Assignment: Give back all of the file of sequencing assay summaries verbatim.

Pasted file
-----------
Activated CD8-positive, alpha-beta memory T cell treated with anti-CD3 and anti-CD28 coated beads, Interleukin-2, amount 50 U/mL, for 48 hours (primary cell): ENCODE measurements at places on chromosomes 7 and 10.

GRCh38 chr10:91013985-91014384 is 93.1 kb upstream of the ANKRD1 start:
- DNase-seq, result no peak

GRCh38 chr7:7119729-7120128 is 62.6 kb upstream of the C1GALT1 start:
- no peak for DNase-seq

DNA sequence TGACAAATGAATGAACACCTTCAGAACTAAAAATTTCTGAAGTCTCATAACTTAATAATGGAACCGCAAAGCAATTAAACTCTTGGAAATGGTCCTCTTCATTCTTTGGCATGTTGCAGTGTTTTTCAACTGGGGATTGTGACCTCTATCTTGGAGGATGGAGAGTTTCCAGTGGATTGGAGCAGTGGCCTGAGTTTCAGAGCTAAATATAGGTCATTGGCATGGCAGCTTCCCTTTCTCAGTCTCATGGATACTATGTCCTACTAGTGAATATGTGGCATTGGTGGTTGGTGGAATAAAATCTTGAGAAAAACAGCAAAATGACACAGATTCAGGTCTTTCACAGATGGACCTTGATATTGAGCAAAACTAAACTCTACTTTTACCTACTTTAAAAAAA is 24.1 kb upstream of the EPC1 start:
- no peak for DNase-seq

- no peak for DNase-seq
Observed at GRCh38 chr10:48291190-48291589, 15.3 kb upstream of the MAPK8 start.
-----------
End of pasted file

Activated CD8-positive, alpha-beta memory T cell treated with anti-CD3 and anti-CD28 coated beads, Interleukin-2, amount 50 U/mL, for 48 hours (primary cell): ENCODE measurements at places on chromosomes 7 and 10.

GRCh38 chr10:91013985-91014384 is 93.1 kb upstream of the ANKRD1 start:
- DNase-seq, result no peak

GRCh38 chr7:7119729-7120128 is 62.6 kb upstream of the C1GALT1 start:
- no peak for DNase-seq

DNA sequence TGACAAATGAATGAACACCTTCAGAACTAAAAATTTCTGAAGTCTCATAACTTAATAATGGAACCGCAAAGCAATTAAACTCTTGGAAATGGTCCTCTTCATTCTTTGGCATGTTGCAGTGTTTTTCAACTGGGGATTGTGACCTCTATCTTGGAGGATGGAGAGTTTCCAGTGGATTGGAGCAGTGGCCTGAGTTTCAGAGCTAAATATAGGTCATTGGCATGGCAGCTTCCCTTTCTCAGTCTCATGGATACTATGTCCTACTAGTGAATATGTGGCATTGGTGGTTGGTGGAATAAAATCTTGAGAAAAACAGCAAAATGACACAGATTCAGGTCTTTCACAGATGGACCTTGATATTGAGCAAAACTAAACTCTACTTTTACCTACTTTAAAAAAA is 24.1 kb upstream of the EPC1 start:
- no peak for DNase-seq

- no peak for DNase-seq
Observed at GRCh38 chr10:48291190-48291589, 15.3 kb upstream of the MAPK8 start.